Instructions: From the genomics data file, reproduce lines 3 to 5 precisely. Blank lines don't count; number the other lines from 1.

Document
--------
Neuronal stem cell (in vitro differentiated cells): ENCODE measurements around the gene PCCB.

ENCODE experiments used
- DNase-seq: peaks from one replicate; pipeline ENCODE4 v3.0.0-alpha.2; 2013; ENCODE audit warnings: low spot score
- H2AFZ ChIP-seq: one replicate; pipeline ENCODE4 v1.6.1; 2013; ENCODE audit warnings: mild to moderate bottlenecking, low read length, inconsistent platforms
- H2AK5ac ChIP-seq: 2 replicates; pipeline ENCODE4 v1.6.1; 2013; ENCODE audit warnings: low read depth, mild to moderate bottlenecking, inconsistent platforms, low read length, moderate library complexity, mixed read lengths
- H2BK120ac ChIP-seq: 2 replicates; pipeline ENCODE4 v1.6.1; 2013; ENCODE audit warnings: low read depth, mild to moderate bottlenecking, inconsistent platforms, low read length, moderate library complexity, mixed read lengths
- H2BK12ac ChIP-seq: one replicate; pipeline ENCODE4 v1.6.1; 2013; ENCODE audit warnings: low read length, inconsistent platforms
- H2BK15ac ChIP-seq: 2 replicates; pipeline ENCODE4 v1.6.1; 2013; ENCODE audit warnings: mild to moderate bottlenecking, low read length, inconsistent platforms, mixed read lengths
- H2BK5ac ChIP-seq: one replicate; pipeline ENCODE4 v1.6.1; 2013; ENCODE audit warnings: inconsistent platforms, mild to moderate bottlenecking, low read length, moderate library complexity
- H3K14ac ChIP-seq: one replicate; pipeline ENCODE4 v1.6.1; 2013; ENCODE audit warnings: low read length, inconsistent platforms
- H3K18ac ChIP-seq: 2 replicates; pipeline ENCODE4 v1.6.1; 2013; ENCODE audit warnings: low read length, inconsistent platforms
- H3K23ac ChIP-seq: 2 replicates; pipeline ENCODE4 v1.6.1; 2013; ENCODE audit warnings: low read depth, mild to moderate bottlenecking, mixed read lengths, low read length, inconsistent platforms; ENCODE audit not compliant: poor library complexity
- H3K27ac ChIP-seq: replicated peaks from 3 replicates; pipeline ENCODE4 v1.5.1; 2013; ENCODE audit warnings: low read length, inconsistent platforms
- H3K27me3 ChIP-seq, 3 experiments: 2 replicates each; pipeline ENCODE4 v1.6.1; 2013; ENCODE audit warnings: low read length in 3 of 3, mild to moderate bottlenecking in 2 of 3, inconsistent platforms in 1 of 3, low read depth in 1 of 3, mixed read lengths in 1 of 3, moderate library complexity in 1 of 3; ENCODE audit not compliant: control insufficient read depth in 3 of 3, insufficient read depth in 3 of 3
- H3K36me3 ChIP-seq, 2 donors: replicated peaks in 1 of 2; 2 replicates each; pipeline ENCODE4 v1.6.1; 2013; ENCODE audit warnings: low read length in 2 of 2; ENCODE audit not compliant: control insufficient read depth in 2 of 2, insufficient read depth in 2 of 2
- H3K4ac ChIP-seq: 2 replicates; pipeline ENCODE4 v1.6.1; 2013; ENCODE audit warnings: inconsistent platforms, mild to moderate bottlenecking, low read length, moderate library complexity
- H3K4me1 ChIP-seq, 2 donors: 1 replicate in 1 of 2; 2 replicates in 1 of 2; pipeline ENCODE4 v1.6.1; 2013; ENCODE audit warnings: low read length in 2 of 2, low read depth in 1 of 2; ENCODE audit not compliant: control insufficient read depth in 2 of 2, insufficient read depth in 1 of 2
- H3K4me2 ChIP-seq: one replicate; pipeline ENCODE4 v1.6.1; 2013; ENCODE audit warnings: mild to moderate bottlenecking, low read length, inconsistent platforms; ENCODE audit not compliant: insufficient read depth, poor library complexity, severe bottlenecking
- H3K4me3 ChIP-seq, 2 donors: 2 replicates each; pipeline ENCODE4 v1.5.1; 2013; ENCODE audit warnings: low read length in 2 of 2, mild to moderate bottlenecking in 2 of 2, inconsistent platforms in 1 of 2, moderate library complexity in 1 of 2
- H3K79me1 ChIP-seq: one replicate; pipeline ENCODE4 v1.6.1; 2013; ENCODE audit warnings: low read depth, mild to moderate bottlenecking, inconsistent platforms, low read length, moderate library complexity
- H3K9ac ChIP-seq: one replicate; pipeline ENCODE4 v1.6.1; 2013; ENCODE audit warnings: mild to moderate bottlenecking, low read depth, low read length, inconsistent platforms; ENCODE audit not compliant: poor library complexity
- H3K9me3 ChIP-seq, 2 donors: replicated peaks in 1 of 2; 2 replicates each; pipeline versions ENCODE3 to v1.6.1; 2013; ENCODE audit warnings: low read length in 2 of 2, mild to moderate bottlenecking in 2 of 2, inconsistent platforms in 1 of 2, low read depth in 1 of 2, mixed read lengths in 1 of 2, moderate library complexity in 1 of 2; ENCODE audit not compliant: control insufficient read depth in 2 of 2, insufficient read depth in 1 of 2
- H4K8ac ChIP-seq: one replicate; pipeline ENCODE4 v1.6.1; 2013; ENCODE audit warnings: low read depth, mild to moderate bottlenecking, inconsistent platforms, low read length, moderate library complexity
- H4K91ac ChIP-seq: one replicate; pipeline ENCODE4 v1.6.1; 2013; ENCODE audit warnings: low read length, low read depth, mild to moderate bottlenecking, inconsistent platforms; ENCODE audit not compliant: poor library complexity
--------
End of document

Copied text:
- DNase-seq: peaks from one replicate; pipeline ENCODE4 v3.0.0-alpha.2; 2013; ENCODE audit warnings: low spot score
- H2AFZ ChIP-seq: one replicate; pipeline ENCODE4 v1.6.1; 2013; ENCODE audit warnings: mild to moderate bottlenecking, low read length, inconsistent platforms
- H2AK5ac ChIP-seq: 2 replicates; pipeline ENCODE4 v1.6.1; 2013; ENCODE audit warnings: low read depth, mild to moderate bottlenecking, inconsistent platforms, low read length, moderate library complexity, mixed read lengths